When most college loan payments were scheduled to resume recently, scamsters jumped into the fray to take advantage of the confusion.
There are ways to spot what’s legit and what’s not. According to the Cybercrime Support Network, “with fall in full swing, fraudsters are taking to the internet to take advantage of unsuspecting consumers, with a few scams expected to rise this season.”
Here are some red flags that tell you to avoid certain college debt solicitations:
- Unsolicited communications – Be cautious of unsolicited emails, phone calls or text messages claiming to offer “special” or “exclusive” loan repayment programs. Legitimate loan servicers will not contact you out of the blue with offers that sound too good to be true. This is a general warning for most scams. Don’t reply to these messages.
- Upfront fees – Scammers may ask for upfront fees to enroll you in a loan repayment program. Legitimate loan servicers and government programs do not charge fees to enroll or participate in repayment options.
- Demands for immediate payment – Scammers might use high-pressure tactics, threatening consequences like legal action or wage garnishment if you don’t make immediate payments. Legitimate loan servicers will work with you to find a suitable repayment plan without resorting to aggressive tactics.
- Promises of loan forgiveness or discharge – Scammers may promise complete loan forgiveness or discharge, regardless of your eligibility or circumstances. Legitimate loan forgiveness programs usually have strict eligibility criteria, such as working in specific public service jobs or income-driven repayment plans over an extended period.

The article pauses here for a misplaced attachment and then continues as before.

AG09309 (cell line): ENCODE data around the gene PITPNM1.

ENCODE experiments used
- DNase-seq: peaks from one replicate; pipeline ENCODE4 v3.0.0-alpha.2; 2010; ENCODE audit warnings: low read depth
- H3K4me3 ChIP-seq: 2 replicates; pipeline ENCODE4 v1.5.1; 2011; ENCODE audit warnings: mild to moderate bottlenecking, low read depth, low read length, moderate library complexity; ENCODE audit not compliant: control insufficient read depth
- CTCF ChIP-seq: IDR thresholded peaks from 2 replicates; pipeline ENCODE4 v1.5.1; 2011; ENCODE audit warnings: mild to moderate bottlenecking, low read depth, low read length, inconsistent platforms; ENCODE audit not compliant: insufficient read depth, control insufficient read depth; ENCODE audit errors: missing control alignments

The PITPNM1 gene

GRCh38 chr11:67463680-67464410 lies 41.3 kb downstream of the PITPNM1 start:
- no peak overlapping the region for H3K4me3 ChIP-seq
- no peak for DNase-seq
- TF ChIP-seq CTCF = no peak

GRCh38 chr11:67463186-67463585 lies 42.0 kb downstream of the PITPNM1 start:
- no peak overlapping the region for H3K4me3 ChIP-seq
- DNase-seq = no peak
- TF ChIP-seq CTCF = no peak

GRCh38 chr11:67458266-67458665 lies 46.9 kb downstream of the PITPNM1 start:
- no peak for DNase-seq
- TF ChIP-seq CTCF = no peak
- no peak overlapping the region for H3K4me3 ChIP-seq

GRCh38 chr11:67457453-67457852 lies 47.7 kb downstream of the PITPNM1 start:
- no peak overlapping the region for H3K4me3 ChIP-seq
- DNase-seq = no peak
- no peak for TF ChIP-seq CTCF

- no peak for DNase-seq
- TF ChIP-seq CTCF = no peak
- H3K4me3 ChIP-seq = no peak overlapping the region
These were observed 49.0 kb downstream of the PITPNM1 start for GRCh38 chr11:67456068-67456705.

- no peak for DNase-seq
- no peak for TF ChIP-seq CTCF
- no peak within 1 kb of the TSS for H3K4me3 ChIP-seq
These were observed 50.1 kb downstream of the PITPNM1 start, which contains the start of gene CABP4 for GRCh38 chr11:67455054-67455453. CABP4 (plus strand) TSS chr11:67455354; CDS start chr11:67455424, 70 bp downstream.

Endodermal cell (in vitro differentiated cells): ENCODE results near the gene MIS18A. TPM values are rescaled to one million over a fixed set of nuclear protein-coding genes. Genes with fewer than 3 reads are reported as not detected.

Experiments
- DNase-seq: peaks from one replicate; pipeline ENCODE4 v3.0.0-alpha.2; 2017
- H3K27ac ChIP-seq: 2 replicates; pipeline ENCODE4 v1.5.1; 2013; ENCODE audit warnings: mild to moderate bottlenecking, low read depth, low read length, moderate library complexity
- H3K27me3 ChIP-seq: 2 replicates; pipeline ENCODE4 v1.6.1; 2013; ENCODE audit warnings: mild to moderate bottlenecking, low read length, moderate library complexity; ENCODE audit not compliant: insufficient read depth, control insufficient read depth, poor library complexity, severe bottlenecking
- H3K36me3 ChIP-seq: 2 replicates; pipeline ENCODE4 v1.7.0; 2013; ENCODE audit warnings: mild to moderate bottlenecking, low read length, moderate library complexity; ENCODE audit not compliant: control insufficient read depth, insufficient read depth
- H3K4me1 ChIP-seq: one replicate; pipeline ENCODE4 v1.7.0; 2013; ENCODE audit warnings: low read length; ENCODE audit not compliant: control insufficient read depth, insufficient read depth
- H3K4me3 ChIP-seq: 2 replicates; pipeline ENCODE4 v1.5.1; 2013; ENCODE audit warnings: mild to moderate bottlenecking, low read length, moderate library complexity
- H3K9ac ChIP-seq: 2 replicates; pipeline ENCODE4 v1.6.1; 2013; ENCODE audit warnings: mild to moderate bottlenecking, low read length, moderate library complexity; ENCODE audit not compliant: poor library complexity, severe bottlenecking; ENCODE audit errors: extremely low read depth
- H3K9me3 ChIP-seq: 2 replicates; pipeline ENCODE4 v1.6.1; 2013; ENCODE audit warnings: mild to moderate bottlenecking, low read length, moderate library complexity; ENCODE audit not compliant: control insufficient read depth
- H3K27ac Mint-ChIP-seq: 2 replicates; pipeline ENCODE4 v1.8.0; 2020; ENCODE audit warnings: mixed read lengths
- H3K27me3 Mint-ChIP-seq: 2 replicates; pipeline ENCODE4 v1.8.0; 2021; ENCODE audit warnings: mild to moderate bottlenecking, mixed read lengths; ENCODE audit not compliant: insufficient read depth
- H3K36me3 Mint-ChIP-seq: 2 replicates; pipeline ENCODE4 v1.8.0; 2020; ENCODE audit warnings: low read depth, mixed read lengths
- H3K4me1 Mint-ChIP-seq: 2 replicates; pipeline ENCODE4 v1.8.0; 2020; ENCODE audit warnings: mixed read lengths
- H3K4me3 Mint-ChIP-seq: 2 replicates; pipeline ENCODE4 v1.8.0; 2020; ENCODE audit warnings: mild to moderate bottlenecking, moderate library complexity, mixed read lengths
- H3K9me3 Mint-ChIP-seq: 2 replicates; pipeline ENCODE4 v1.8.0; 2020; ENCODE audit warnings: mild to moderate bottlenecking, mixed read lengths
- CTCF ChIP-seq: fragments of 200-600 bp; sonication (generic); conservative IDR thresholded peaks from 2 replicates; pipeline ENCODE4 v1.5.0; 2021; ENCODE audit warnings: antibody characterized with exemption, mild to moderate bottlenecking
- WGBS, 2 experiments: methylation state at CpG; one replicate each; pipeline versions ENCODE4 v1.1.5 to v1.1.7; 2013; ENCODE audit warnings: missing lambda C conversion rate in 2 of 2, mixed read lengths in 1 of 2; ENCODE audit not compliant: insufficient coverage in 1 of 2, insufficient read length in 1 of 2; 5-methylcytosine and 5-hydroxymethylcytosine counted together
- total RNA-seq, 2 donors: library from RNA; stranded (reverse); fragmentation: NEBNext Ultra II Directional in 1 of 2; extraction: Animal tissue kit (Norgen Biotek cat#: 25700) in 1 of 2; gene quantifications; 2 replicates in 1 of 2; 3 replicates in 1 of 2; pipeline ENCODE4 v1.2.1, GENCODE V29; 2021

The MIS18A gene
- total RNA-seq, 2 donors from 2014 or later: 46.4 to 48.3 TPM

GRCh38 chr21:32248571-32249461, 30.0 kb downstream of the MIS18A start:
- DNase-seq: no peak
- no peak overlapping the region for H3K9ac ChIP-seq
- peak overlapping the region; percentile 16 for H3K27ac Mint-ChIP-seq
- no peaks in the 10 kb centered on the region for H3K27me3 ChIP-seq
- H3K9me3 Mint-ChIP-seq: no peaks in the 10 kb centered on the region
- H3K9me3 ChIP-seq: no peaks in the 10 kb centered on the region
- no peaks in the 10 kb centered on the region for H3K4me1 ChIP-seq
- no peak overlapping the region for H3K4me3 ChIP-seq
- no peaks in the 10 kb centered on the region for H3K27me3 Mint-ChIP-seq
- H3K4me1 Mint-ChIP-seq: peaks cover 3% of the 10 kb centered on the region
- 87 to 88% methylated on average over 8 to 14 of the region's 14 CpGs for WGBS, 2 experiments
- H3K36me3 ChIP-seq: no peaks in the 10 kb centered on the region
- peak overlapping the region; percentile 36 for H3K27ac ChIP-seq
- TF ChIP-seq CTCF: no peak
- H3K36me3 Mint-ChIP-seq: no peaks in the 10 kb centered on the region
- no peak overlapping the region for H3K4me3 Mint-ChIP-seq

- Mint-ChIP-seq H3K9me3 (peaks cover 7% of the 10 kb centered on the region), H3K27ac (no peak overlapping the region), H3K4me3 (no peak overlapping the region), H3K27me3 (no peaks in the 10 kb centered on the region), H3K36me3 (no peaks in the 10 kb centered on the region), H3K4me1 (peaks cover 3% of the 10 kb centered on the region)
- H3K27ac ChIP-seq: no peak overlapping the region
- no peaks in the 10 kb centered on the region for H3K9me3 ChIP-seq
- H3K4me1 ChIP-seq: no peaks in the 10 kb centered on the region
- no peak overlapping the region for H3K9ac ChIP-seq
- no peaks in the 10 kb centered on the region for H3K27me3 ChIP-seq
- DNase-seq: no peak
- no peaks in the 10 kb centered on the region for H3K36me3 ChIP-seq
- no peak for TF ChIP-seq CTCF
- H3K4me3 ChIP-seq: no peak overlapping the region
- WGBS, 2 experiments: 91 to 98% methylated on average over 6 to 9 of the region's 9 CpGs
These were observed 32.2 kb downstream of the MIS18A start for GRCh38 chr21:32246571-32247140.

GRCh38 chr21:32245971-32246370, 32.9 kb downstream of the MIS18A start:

- Requests for personal information – Be cautious of anyone asking for your Social Security number, bank account details, FSA ID login information, or other sensitive information over the phone or through unsolicited emails. Legitimate loan servicers will already have your information and won’t ask for it out of the blue.
- Claims to be affiliated with the government – Scammers may falsely claim to represent government agencies or official loan forgiveness programs. Verify the legitimacy of the organization through official government websites or your loan servicer.
- Lack of clear documentation – Legitimate loan servicers will provide clear and detailed documentation about any repayment plan or loan modification. If the information you receive is vague or unclear, it could be a sign of a scam.
- Pressure to sign documents immediately – Scammers may pressure you to sign documents quickly, preventing you from reading the fine print or seeking advice from trusted sources.
- Requests to redirect payments – Be cautious if someone asks you to make loan payments to an alternative source or to “consolidate” your loans with a new company. Always make payments through the official channels designated by your loan servicer.
How do you know how a legitimate college loan repayment plan works? Contacting your loan servicer directly is the best first step. You can also find factual information from the U.S. Department of Education.
While most loans will need to be repaid — unless you qualify for loan forgiveness — you can often ease the burden of monthly repayments. Check the link above to explore your options. The bottom line is simple: If you get a message from anyone promising to wipe out your student debt, simply ignore it and move on.